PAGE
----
Moreover, defendants do not claim that Sostre's confinement in segregation was in fact reviewed by the Commissioner. In rebutting plaintiff's claim that he had no right of appeal from the disciplinary proceeding, defendants merely point to a rule which permits a prisoner to write a letter requesting an audience with the Warden or Commissioner of Correction. (Reply Brief of Defendants at 32, citing Rule 14, Inmates' Rule Book, Pl.Exh. 1).
Where a prison board withholds the allowance of reduction of sentence for good time, such action must be reported to the commissioner of correction with reasons therefor. N.Y. Correction Law § 236 (McKinney 1968); 7 N.Y.Codes, Rules Regulations, Correction § 60.4(e) (1963) [hereinafter referred to as 7 N YC.R.R.] Although such action "shall be deemed a judicial function and shall not be reviewable if done according to law," N Y Correction Law § 236 (McKinney 1968), it "shall be reviewable by the Commissioner of Correction." 7 N.Y.C.R.R. § 60.4(e). Neither standards nor procedures of review are indicated. Such consideration of loss of good time takes place at the time of consideration of eligibility for parole.
Assuming that this last regulation compels the commissioner to review withholding of reduction of sentence, it can hardly be said that there is, therefore, an "administrative * * * body with an unmistakable mandate" to consider Sostre's complaints. Wright v. McMann, 387 F.2d 519, 528 (2d Cir. 1967), (concurring opinion of Lumbard, C.J.). Furthermore, it is clear that taken in its most benign posture, 7 N.Y.C.R.R. § 60.4(e), does not apply to review of other forms of punishment — such as punitive segregation.
VII. Injunctive Relief
The cases in which injunctions have been issued against state officials for violating Fourteenth Amendment rights in the last two decades are legion. Such injunctions issue, as a matter of right, where a violation of constitutional rights has been proved. This court has no discretion to deny injunctive relief to a person who clearly establishes, after a trial on the merits, that he is being denied his constitutional rights. Cf. Henry v. Greenville Airport Commission, et al., 284 F.2d 631 (4th Cir. 1960). In addition, the court's decree, where warranted, may provide for the retention of jurisdiction to insure that the injunctive order is carried out in an orderly fashion, Brown v. Board of Education of Topeka, 349 U.S. 294, 75 S.Ct. 753, 99 L.Ed. 1083 (1955); Clemons v. Board of Education of Hillsboro, Ohio, 228 F.2d 853, 859-860 (6th Cir.), cert. den., 350 U.S. 1006, 76 S.Ct. 651, 100 L.Ed. 868 (1956), or to, allow for the amendment of state rules to conform with the decree, Sostre v. McGinnis, supra, 334 F.2d at 912-913. However, the injunction must issue.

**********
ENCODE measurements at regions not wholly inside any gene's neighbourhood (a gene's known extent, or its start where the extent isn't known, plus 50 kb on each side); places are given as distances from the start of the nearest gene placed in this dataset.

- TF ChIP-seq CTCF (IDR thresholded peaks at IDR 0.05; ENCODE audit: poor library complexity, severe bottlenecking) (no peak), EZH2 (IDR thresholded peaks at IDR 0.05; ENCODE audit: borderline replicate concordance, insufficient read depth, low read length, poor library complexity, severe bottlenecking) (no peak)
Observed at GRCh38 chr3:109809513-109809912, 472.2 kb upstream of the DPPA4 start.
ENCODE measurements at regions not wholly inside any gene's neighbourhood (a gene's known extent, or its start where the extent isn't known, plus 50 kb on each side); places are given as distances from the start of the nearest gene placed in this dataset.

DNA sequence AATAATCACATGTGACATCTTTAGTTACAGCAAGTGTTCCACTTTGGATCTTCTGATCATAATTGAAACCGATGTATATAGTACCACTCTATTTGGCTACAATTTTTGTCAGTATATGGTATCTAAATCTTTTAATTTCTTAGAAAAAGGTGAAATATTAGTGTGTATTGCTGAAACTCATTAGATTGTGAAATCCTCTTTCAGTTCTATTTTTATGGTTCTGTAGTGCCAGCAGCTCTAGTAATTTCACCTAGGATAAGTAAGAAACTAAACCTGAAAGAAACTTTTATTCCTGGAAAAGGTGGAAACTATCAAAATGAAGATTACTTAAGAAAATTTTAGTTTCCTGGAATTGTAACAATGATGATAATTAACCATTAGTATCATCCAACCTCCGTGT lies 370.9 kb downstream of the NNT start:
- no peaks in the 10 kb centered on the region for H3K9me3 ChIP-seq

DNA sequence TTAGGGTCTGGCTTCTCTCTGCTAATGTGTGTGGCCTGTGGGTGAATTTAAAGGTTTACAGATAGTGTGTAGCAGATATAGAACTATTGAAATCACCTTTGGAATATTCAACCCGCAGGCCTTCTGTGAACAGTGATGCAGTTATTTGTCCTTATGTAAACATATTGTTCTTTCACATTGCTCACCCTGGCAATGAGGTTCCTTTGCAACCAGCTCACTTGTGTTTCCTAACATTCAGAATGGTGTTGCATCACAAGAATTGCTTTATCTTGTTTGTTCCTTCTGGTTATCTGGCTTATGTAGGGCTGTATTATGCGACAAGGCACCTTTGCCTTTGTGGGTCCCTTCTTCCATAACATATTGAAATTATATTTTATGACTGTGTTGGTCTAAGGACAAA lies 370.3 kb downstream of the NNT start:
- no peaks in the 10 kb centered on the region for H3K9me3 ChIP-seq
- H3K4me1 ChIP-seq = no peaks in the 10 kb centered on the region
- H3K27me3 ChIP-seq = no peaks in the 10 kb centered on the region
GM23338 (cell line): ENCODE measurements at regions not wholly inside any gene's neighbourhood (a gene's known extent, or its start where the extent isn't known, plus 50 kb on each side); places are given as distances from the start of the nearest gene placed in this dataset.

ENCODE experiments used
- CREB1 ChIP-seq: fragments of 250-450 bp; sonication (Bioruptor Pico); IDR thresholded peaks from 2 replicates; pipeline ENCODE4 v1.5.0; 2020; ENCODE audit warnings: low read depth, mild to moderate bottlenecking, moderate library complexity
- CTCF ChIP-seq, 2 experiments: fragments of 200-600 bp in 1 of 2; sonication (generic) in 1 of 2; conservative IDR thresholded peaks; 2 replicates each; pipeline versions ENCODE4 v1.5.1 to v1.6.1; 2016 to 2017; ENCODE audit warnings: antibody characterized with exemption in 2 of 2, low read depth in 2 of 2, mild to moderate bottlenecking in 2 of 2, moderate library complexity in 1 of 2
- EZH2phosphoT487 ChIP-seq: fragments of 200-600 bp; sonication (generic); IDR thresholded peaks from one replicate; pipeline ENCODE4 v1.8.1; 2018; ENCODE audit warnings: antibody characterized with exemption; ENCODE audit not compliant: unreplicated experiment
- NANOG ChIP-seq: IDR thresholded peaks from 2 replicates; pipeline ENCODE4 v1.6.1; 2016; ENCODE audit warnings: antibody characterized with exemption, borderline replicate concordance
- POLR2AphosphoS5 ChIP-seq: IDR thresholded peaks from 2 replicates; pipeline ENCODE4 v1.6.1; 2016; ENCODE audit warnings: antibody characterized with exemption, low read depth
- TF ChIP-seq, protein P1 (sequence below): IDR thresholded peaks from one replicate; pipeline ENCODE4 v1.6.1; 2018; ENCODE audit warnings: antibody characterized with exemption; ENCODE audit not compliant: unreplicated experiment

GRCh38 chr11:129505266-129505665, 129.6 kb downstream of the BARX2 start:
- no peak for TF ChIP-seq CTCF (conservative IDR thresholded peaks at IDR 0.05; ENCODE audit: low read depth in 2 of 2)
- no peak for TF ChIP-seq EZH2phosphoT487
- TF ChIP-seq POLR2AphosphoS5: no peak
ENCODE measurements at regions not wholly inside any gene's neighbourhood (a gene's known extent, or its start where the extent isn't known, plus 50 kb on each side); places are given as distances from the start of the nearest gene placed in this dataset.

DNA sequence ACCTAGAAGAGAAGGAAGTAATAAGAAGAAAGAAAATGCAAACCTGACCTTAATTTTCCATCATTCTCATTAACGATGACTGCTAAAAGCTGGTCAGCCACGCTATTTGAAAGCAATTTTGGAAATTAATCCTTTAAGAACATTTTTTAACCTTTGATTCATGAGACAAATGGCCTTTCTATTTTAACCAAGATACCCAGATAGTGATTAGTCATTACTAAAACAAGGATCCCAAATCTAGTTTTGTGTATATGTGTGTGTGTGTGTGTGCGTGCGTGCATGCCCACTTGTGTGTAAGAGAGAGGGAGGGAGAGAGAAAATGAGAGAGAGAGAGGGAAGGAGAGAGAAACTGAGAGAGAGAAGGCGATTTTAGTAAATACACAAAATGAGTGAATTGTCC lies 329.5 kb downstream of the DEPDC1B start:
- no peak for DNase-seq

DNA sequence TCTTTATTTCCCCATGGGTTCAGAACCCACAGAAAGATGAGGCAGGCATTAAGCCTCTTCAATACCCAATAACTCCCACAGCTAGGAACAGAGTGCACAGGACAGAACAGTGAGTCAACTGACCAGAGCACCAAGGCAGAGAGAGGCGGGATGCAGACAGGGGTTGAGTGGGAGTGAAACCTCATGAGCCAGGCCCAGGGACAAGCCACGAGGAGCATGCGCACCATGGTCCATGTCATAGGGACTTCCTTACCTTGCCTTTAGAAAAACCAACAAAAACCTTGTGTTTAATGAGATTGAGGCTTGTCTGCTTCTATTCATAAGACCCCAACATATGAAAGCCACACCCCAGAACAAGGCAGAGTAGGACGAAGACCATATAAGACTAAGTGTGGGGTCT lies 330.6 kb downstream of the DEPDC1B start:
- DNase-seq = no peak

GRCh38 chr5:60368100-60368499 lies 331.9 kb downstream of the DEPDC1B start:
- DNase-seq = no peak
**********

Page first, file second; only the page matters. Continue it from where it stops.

Defendants Follette, McGinnis, and Mancusi will be enjoined from returning plaintiff to punitive segregation for charges previously preferred against him. They will be further enjoined from placing plaintiff in punitive segregation or subjecting him to any other punishment as a result of which he loses accrued good time credit or is unable to earn good time credit, without:
1) Giving him, in advance of a hearing, a written copy of any charges made against him, citing the written rule or regulation which it is charged he has violated;
2) Granting him a recorded hearing before a disinterested official where he will be entitled to cross-examine his accusers and to call witnesses on his own behalf;
3) Granting him the right to retain counsel or to appoint a counsel substitute;
4) Giving him, in writing, the decision of the hearing officer in which is briefly set forth the evidence upon which it is based, the reasons for the decision, and the legal basis for the punishment imposed.
Defendants will be required to credit plaintiff with the 124 1/3 days of good time credit which he was unable to earn while wrongfully incarcerated in punitive segregation from June 25, 1968 to July 2, 1969.
Defendants will be required to submit proposed rules and regulations governing future disciplinary charges and hearings where the possible punishments include punitive segregation or other loss of, or inability to earn, good time credit. See Sostre v. McGinnis, supra, 334 F.2d at 912; cf. In re Gault, supra.
Defendants Follette, McGinnis, and Mancusi will also be permanently enjoined from censoring, refusing to mail, or refusing to give to Sostre: 1) Any communication between Sostre and the following — (a) any court; (b) any public official or agency; (c) any lawyer; (d) his codefendant in the criminal matter pending against him; and, 2) Any letter relating to any legal matter to or from any other inmate of Green Haven who requests the assistance of Sostre in translating that letter into English.
Defendants will also be permanently enjoined from punishing Sostre for sharing with other inmates his law books, law reviews, and other legal materials, and from refusing to permit Sostre to assist any other inmate in any legal matter as long as defendants have not provided any alternative means of legal assistance for such inmates. [Sostre, of course, may not receive compensation in any form for furnishing such assistance or for lending law books or other property. There was no claim here that Sostre received any such compensation.]